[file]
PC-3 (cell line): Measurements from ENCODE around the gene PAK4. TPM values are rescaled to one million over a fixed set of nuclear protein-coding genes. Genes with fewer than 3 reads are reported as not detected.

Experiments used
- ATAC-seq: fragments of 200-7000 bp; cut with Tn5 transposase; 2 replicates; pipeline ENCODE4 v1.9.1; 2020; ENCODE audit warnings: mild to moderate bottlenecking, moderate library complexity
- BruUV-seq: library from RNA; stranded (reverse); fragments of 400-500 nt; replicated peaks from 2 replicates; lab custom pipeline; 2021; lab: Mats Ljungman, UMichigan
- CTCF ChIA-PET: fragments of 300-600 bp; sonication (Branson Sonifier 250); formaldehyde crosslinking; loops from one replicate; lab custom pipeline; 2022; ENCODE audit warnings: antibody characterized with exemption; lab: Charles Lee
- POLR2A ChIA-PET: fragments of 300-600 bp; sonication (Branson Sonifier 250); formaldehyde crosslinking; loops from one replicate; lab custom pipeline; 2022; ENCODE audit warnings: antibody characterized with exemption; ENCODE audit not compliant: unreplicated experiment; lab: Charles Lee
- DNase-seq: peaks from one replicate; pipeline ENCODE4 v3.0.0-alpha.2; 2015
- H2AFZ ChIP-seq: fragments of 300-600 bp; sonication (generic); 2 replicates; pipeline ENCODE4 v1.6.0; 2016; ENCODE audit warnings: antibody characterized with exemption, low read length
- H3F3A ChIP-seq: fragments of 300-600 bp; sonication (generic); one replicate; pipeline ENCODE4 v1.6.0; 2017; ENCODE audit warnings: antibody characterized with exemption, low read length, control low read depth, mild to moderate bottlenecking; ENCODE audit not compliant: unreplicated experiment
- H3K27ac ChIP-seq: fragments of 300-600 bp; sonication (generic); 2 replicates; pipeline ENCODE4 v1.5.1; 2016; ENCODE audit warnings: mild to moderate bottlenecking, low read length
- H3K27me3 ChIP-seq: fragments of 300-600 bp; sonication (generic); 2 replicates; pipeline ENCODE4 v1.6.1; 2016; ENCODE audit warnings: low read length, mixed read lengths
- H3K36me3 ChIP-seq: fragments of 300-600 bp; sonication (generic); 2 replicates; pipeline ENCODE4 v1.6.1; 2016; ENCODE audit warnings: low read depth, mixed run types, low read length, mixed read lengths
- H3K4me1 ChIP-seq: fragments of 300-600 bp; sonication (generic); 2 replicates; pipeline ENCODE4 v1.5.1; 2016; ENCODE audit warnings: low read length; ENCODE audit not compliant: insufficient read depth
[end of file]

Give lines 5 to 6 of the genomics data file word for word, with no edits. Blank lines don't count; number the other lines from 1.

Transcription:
- CTCF ChIA-PET: fragments of 300-600 bp; sonication (Branson Sonifier 250); formaldehyde crosslinking; loops from one replicate; lab custom pipeline; 2022; ENCODE audit warnings: antibody characterized with exemption; lab: Charles Lee
- POLR2A ChIA-PET: fragments of 300-600 bp; sonication (Branson Sonifier 250); formaldehyde crosslinking; loops from one replicate; lab custom pipeline; 2022; ENCODE audit warnings: antibody characterized with exemption; ENCODE audit not compliant: unreplicated experiment; lab: Charles Lee